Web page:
One is the openness of the structure and access to the shafts. I have had to add and to move heddles on the Megado several times, and not even the coronavirus could make me do it again. It is a nightmare to get in there and release the shaft, never mind fixing it back in place. For a few years now I have had the heddles distributed in a way which works pretty much optimally for the sorts of weaves I do, but I have to be continually alert to this issue when designing. I would rather change the design than ever add another heddle, and that’s what I do. It works, but it’s a relief that it won’t be challenging-to-the-point-of-deterrence on the Eeva.
Another is the option to have a hanging beater. I am accustomed to weaving with a standing beater, but I’m keen to broaden my horizons and am already enjoying the ease of the swing. Although working with the fly shuttle is that bit more terrifying than it was on the Delta, I reckon I can get to grips with it. And I’m vaguely aware at the corners of my vision, that having a high castle with a hanging beater means I can rig the fly shuttle to work with a floating selvedge, in a way that proved infeasible on the Delta. I have yet to attempt this, though, so don’t hold me to it.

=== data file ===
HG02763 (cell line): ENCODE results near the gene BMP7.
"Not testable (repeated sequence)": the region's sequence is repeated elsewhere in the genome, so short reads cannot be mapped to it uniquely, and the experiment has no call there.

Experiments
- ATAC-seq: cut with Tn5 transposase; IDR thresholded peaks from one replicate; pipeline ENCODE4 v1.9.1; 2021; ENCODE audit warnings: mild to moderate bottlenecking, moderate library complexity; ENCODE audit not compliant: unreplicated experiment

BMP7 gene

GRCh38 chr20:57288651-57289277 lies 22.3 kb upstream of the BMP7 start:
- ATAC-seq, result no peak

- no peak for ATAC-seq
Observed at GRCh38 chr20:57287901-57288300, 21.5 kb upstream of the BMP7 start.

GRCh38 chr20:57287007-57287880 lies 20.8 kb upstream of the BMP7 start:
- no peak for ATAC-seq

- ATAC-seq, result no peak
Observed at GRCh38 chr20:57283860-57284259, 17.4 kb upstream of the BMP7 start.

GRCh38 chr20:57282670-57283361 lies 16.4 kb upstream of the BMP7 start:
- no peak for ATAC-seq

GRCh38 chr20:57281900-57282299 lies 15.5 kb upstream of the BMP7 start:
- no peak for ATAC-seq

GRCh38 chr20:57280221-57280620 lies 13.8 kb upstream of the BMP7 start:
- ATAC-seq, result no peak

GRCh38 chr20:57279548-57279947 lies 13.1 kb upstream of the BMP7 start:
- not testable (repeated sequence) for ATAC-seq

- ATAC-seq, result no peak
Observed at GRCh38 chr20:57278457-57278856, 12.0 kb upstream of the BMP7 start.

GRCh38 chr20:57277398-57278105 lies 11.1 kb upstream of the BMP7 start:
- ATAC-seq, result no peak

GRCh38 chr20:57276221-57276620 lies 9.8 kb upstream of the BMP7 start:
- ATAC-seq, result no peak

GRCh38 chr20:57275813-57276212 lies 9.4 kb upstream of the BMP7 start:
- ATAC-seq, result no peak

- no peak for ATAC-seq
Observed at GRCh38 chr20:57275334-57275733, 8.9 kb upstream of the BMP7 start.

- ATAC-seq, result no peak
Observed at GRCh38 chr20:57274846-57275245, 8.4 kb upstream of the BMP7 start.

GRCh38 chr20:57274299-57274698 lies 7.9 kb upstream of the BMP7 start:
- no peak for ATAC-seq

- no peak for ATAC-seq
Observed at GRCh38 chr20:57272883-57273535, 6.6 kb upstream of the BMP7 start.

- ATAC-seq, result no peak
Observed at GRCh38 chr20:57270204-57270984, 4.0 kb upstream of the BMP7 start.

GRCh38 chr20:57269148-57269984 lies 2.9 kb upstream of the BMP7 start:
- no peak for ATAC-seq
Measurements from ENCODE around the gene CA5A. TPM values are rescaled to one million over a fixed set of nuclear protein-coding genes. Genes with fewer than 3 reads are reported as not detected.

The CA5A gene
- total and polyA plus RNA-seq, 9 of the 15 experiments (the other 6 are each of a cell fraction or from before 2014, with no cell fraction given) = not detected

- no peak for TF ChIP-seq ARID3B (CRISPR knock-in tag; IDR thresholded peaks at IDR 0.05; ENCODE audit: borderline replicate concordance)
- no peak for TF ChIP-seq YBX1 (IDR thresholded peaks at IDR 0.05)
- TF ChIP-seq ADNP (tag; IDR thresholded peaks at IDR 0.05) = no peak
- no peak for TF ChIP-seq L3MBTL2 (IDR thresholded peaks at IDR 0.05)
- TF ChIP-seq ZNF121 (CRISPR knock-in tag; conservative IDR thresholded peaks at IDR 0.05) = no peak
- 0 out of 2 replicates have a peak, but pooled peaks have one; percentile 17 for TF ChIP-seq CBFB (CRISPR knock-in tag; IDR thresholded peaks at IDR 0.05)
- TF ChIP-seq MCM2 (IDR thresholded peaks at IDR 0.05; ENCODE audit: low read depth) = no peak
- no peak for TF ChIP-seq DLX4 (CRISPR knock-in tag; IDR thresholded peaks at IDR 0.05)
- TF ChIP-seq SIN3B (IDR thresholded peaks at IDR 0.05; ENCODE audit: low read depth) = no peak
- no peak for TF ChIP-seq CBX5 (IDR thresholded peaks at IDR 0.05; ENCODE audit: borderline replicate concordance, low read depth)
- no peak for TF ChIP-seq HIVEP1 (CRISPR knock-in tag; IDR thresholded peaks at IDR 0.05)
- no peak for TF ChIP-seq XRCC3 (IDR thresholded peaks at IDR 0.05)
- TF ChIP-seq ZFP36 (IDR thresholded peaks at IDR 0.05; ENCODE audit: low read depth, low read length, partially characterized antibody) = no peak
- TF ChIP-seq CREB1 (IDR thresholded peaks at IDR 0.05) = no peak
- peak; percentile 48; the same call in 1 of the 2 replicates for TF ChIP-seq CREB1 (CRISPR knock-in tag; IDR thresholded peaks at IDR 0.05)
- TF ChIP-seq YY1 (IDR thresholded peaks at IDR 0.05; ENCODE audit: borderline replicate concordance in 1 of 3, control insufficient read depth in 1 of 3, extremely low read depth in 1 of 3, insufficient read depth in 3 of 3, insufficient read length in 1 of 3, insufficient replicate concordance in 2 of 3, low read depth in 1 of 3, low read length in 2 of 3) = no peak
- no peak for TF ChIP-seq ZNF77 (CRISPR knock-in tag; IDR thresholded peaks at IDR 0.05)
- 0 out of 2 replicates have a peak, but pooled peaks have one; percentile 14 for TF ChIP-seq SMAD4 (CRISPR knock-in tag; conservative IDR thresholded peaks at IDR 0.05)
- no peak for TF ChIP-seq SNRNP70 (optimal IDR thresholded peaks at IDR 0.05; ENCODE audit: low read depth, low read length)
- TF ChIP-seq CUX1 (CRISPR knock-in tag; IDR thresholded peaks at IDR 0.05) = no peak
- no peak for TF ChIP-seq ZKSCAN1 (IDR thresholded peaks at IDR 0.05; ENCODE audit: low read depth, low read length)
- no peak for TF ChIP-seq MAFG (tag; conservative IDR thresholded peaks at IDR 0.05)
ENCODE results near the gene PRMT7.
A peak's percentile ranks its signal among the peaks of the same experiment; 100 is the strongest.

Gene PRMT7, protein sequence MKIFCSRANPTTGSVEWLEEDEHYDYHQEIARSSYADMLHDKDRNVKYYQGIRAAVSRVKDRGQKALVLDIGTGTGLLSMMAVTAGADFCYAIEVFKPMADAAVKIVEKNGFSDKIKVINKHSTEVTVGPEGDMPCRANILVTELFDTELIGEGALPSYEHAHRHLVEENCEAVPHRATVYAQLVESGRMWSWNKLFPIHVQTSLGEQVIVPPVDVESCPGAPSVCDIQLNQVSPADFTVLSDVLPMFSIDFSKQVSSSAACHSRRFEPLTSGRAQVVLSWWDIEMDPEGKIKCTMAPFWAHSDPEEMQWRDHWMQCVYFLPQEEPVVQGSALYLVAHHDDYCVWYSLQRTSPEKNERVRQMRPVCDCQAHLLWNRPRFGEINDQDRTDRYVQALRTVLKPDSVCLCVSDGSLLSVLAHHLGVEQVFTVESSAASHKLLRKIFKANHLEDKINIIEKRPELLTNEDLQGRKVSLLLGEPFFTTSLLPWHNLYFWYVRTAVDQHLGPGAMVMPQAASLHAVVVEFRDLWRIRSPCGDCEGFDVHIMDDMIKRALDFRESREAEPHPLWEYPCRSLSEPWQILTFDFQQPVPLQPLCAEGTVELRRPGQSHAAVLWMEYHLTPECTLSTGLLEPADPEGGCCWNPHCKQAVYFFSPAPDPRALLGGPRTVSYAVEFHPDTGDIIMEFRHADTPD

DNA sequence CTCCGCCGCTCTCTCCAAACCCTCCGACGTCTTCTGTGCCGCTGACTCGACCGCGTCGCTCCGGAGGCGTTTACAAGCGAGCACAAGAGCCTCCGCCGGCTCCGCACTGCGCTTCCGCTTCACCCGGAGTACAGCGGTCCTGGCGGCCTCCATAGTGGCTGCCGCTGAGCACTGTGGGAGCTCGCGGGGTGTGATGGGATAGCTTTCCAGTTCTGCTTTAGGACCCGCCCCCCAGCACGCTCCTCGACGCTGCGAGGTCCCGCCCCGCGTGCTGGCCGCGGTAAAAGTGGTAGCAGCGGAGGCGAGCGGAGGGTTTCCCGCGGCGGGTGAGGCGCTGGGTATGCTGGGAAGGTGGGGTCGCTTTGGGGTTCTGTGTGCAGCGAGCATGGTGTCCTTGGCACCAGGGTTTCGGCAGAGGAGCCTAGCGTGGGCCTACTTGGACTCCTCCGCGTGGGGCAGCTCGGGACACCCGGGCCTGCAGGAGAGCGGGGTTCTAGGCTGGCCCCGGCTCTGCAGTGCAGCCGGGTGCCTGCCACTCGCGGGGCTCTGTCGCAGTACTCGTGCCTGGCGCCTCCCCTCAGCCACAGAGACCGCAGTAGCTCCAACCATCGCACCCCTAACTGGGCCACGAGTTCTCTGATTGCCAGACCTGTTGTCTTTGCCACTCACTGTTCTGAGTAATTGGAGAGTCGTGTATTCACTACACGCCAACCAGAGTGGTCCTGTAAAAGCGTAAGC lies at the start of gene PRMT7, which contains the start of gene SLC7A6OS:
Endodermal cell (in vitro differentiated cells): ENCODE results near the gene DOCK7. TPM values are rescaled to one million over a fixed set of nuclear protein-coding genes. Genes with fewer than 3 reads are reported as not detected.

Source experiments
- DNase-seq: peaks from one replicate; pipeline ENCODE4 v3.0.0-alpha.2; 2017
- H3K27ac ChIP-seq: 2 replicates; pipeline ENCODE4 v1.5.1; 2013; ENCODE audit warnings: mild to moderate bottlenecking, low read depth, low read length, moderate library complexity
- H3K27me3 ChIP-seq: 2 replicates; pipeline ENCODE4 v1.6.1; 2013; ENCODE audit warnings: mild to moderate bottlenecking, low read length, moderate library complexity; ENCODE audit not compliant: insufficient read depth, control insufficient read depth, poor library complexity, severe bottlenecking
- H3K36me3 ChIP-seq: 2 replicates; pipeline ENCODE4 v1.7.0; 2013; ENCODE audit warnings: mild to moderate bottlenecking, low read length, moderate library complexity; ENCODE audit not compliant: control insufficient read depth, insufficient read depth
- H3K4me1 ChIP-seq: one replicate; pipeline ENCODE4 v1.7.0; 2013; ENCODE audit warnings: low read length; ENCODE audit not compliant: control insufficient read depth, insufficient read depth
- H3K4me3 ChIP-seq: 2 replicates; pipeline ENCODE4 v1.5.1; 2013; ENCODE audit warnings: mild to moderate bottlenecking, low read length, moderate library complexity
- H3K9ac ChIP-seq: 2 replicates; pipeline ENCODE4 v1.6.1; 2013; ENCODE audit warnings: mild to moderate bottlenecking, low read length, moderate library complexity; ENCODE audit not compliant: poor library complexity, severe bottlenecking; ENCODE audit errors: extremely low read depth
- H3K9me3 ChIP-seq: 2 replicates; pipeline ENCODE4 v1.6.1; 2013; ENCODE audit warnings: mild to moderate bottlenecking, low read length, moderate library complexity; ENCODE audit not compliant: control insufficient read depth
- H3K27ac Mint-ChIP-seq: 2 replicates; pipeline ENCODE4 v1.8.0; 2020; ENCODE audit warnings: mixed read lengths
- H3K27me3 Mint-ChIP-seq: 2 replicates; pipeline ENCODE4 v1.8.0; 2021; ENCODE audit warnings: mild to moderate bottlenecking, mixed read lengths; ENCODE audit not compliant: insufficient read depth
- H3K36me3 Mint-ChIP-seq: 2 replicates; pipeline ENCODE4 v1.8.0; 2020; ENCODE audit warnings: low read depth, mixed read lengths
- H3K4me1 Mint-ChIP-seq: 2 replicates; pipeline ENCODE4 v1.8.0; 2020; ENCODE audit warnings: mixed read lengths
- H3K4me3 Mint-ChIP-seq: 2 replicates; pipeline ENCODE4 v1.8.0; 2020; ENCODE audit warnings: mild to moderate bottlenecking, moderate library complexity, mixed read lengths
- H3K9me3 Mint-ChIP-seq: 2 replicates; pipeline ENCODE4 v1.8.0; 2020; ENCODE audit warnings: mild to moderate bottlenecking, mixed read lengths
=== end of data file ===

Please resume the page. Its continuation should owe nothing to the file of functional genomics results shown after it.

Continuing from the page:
The main trade-off that I am aware of is that the Toika’s computer brain is a bit less subtle than that of other computer looms. That might seem like quite a major concern, but it does also have the reputation of being a very reliable computer brain, which could be seen as a major issue too. And as all computer loom brains are equally new to me, I can learn to work with this one.
I’ve also had several comments about the TC2, which seems to be the loom people expect to arrive in a crate from Scandinavia, so I will just add that it was never under consideration. Even if I had the budget, to date I have no interest in jacquard weaving as something that I would do myself. I love that other people are doing it, and I love seeing the diverse work of other weavers, but no thank you. Shafts for me.
I consider myself an exceptionally fortunate weaver to have access to a loom like this and a place to work on it. The Eeva was my choice because it addresses some very specific points that I prioritised, but I just want to add that I would be delighted with any of the above. They are all fantastic looms and I’m anticipating years of happy weaving on mine.
* I’m using the royal ‘we’ here, of course. S knows the score.
People who see my weaving at events and Open Studios often react with “You must be so patient to do that.” I find this puzzling. I mean, I know they aren’t really commenting on my temperament. It is a way of saying “That looks awfully slow and fiddly and I don’t think I could do it” which is fair enough. But it still doesn’t seem to relate to my weaving practice, because I think of patience as something you need when you aren’t doing what you want to do. When I am enjoying what I do, the patience mode is not activated.